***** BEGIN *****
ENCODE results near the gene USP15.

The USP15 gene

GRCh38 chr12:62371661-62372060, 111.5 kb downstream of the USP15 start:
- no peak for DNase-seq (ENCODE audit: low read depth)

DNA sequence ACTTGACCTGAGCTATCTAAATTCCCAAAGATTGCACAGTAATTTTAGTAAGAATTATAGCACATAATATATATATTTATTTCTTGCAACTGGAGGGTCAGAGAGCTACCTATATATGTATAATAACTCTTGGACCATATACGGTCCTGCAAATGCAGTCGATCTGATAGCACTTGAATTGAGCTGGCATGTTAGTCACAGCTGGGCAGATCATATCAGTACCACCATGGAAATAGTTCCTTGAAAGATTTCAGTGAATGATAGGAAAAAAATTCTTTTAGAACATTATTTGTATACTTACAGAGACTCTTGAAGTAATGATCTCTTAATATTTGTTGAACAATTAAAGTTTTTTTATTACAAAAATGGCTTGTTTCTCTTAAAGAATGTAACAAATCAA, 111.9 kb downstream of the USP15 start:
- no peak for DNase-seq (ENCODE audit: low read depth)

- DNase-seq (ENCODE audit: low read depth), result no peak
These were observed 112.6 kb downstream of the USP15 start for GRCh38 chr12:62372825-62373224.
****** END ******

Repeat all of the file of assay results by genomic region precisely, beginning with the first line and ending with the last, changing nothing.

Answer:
ENCODE results near the gene USP15.

The USP15 gene

GRCh38 chr12:62371661-62372060, 111.5 kb downstream of the USP15 start:
- no peak for DNase-seq (ENCODE audit: low read depth)

DNA sequence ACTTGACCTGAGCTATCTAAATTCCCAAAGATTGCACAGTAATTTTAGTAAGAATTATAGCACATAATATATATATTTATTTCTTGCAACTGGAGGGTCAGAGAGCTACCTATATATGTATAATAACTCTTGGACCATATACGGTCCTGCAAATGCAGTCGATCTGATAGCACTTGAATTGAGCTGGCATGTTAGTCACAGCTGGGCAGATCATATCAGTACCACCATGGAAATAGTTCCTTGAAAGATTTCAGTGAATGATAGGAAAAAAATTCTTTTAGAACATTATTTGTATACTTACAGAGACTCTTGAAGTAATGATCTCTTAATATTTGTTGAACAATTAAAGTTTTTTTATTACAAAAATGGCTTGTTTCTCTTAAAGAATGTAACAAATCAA, 111.9 kb downstream of the USP15 start:
- no peak for DNase-seq (ENCODE audit: low read depth)

- DNase-seq (ENCODE audit: low read depth), result no peak
These were observed 112.6 kb downstream of the USP15 start for GRCh38 chr12:62372825-62373224.